“The way I see it, every life is a pile of good things and bad things. The good things don’t always soften the bad things, but vice versa, the bad things don’t always spoil the good things and make them unimportant.” – Doctor Who
In the last couple of weeks the weather’s done that thing again: it’s moved from too hot to too cold in one smooth leap. It did it the other way round at the beginning of the summer. Apparently my body is now only comfortable in a miniscule range of temperatures, which, excitingly, changes with the seasons just to ensure that it can never be the right temperature.
This means that when the weather’s cold, I need my room to be heated to above 21˚C and often significantly warmer than that, in order to feel comfortable. In the summer, on the other hand, I really need it to be below 20˚C for me to feel comfy. Air conditioning isn’t common in the UK, not in people’s homes, so the last few summers have been too hot for me, like, all the time. And when I say “comfortable”, that really is having an impact on how I function.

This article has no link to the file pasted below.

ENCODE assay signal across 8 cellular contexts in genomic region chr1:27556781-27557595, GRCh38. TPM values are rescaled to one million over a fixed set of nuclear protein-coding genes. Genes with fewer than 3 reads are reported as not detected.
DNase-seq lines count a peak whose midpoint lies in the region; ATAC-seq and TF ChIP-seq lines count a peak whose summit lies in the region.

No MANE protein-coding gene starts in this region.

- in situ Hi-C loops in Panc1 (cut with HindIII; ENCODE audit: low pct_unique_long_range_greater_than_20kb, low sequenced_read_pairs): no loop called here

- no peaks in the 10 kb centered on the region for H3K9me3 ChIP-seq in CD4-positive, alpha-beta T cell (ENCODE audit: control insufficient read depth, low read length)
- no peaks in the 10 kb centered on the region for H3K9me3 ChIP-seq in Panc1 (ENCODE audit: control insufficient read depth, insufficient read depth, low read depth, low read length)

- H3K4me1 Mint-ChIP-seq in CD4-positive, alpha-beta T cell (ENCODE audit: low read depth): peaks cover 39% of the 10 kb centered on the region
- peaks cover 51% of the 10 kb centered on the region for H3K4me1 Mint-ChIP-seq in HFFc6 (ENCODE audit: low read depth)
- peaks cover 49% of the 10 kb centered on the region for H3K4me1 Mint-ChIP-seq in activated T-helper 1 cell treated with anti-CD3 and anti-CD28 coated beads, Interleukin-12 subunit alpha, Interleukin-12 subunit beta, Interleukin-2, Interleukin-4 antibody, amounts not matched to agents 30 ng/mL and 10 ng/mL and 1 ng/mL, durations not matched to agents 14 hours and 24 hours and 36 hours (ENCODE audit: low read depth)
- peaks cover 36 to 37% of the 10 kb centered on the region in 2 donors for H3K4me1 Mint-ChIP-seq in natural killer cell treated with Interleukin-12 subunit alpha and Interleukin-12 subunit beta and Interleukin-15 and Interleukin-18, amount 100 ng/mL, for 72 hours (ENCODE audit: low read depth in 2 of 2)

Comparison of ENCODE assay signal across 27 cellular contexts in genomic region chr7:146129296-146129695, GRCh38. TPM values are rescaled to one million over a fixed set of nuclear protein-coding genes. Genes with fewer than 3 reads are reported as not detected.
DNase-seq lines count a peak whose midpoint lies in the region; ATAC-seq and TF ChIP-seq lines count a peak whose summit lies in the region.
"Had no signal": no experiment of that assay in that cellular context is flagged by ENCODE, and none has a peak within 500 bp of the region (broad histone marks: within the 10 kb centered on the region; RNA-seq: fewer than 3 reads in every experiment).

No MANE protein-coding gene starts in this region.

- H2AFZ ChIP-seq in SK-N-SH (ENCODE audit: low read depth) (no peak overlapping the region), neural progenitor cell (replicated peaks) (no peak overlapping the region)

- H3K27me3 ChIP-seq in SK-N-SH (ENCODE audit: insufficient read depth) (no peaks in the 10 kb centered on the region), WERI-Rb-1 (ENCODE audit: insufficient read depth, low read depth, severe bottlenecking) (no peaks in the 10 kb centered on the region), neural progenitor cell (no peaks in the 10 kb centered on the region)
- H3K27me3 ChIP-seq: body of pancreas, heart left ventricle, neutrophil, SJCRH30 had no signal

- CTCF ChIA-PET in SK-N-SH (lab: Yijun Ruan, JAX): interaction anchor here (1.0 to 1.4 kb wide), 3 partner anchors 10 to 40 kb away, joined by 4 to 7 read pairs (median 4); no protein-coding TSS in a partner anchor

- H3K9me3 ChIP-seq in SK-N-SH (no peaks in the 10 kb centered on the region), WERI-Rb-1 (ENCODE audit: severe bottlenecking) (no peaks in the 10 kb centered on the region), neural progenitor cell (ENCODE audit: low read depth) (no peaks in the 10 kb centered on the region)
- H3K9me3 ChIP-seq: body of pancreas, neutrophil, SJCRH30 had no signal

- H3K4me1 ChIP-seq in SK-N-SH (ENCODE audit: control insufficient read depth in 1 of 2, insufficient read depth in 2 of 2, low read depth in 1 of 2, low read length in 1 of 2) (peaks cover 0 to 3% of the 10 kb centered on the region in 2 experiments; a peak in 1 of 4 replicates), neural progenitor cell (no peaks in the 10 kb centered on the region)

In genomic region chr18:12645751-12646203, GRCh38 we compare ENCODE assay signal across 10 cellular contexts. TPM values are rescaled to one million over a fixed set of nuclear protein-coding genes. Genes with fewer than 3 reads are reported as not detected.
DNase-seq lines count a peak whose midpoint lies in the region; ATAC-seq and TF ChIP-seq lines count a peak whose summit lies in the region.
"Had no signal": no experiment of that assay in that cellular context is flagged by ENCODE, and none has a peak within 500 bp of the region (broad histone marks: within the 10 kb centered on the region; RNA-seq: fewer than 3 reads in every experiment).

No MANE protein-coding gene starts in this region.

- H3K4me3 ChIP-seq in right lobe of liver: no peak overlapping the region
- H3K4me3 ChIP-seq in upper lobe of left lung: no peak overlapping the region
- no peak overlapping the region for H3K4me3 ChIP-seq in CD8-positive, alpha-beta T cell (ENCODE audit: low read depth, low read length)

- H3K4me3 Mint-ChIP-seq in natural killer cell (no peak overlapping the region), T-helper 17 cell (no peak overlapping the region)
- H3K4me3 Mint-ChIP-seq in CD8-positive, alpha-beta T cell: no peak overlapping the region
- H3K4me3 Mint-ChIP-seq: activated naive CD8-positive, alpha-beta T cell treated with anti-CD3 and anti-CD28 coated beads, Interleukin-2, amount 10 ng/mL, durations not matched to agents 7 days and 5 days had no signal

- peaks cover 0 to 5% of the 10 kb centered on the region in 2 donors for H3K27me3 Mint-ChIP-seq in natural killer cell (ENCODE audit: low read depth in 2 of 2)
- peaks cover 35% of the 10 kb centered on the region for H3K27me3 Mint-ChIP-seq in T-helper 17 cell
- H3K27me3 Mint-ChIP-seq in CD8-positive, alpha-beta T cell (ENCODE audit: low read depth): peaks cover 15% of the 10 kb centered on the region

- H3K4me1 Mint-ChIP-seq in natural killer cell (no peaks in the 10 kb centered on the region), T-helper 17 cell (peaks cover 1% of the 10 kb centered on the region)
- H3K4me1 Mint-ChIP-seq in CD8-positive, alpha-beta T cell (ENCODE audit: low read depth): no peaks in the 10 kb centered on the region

In the winter… well, it’s easy to say, “Just layer! Wear more clothes!” But it’s more complicated than that, because putting clothes on and taking them off takes a surprising amount of energy. I do wear more clothes, in fact, and it helps, but I just can’t with taking things on and off all day long, especially when it’s things like jumpers and extra legwear. The first couple of winters I was ill and realised my cold tolerance had disappeared, I bought lots of layers and thermal clothing. They’re now mostly useless to me.
And this is where the electric heater comes in, because everyone else in the house likes it much cooler than I do! My sister, who also has ME/CFS, can’t deal with heat at all and is constantly trying to make her room cooler. Our mum is somewhere in between the two of us. So about halfway through last winter, she extracted an electric heater from the garage (where it has lived since one terrible winter when the heating broke down and we couldn’t afford to fix it).
The heater now lives in my room. It’s on wheels, so it’s relatively easy for me to move around if I need to. It means that I can always have my room as warm as I need it. Sometimes I only need to put it on for ten minutes a couple of times in a day, other times it’ll be on and off all day long. But the bottom line is that it keeps me warm and that keeps me functioning and means I can do things like writing this blog post.
May your pile of good things continue to grow!